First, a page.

start_indent = start_indent - vim.o.shiftwidth * (vim.v.count - 1)

First, vim.v.count is the count given to the text-object. In Vimscript, it would be v:count.

Regarding the calculation itself, we need to multiply the count given by the amount of indentations per level (the shiftwidth option), and subtract it to the indentations of the current line. It gives us the amount of indentations one level above.

We decide that a count of 1 shouldn’t change anything (dai is the same as d1ai), that’s why we subtract 1 from the count. We also verify if our starting indentation is lower than 0, which could happen if we enter a count on a line without any indentation. In that case, We force the starting indentation to 0.

Here’s the final function:

function select_indent(around)
    local start_indent = vim.fn.indent(vim.fn.line('.'))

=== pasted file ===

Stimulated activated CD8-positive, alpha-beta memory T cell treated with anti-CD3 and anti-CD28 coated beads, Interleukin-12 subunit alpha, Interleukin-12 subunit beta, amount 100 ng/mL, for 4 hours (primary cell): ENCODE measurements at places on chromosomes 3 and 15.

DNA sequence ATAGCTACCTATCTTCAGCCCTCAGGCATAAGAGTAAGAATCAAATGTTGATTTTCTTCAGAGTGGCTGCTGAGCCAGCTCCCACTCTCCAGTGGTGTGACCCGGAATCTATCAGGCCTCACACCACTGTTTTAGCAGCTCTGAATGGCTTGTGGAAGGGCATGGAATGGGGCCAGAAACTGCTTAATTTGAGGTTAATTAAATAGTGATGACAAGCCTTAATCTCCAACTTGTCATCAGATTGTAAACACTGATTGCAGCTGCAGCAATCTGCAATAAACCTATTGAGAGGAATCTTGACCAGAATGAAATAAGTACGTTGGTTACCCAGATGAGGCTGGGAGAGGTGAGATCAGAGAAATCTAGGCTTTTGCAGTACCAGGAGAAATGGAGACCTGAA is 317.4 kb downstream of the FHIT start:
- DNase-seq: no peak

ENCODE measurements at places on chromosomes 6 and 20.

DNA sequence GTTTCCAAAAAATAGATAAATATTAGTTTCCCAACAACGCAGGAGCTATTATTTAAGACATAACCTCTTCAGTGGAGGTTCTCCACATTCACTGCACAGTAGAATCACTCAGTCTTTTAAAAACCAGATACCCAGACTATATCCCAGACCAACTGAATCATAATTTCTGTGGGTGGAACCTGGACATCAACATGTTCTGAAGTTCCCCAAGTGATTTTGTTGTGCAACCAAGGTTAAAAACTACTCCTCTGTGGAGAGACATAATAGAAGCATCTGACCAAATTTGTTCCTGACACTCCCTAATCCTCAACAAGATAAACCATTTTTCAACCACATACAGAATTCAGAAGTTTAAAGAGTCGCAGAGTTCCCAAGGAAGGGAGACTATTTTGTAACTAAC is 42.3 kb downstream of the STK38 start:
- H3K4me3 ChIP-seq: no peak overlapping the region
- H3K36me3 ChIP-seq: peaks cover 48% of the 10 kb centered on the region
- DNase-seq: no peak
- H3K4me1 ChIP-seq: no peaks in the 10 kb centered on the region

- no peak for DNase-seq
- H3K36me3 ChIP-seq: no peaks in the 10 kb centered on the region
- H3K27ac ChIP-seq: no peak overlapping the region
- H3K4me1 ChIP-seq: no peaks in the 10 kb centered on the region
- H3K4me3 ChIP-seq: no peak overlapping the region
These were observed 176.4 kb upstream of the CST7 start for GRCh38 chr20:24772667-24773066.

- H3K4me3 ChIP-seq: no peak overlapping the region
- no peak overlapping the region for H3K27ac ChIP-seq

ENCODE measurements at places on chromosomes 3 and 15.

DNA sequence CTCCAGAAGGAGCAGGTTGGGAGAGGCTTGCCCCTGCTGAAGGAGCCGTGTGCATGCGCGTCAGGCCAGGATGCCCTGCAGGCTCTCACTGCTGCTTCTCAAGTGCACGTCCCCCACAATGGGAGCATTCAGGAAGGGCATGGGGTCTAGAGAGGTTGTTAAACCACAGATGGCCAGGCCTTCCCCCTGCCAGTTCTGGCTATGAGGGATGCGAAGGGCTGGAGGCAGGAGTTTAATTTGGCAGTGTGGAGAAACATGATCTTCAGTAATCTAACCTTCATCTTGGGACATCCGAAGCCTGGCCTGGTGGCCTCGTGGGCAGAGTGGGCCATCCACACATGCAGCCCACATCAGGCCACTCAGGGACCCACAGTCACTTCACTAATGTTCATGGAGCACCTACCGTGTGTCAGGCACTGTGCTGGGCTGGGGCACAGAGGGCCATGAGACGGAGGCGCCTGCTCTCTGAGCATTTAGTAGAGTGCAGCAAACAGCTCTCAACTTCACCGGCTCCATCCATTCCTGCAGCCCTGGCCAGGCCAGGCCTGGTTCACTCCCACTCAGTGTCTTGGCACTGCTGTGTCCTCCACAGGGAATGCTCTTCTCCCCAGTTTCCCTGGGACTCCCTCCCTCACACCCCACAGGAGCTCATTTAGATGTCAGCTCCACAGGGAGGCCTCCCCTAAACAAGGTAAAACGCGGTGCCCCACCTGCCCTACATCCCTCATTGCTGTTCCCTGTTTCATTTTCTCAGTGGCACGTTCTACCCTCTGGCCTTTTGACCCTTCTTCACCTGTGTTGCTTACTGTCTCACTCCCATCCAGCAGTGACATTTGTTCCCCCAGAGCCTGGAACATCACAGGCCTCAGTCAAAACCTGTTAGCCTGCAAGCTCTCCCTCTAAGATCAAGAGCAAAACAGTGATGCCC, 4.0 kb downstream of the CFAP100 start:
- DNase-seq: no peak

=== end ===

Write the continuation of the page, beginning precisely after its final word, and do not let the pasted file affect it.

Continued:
local blank_line_pattern = '^%s*$'

    if string.match(vim.fn.getline('.'), blank_line_pattern) then
        return
    end

    if vim.v.count > 0 then
        start_indent = start_indent - vim.o.shiftwidth * (vim.v.count - 1)
        if start_indent < 0 then
            start_indent = 0
        end
    end

    local prev_line = vim.fn.line('.') - 1
    local prev_blank_line = function(line) return string.match(vim.fn.getline(line), blank_line_pattern) end
    while prev_line > 0 and (prev_blank_line(prev_line) or vim.fn.indent(prev_line) >= start_indent) do
        vim.cmd('-')
        prev_line = vim.fn.line('.') - 1
    end
    if around then
        vim.cmd('-')
    end

    vim.cmd('normal! 0V')

    local next_line = vim.fn.line('.') + 1
    local next_blank_line = function(line) return string.match(vim.fn.getline(line), blank_line_pattern) end
    local last_line = vim.fn.line('$')
    while next_line <= last_line and (next_blank_line(next_line) or vim.fn.indent(next_line) >= start_indent) do
        vim.cmd('+')
        next_line = vim.fn.line('.') + 1
    end
    if around then
        vim.cmd('+')
    end
end